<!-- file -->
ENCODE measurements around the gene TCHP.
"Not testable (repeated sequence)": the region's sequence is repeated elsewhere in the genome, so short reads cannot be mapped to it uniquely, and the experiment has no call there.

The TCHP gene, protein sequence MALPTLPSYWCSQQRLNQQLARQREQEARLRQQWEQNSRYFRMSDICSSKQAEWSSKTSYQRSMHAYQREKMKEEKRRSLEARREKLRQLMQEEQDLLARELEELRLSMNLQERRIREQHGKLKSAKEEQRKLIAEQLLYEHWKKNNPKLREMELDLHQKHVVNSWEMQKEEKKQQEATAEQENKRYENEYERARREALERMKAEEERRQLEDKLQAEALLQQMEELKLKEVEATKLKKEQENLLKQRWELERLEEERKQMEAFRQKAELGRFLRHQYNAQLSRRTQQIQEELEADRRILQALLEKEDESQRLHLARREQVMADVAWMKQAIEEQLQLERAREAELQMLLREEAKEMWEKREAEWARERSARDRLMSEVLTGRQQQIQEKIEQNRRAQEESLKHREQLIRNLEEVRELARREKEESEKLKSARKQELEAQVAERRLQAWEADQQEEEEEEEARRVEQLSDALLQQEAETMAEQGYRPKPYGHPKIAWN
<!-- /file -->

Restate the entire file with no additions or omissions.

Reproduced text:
ENCODE measurements around the gene TCHP.
"Not testable (repeated sequence)": the region's sequence is repeated elsewhere in the genome, so short reads cannot be mapped to it uniquely, and the experiment has no call there.

The TCHP gene, protein sequence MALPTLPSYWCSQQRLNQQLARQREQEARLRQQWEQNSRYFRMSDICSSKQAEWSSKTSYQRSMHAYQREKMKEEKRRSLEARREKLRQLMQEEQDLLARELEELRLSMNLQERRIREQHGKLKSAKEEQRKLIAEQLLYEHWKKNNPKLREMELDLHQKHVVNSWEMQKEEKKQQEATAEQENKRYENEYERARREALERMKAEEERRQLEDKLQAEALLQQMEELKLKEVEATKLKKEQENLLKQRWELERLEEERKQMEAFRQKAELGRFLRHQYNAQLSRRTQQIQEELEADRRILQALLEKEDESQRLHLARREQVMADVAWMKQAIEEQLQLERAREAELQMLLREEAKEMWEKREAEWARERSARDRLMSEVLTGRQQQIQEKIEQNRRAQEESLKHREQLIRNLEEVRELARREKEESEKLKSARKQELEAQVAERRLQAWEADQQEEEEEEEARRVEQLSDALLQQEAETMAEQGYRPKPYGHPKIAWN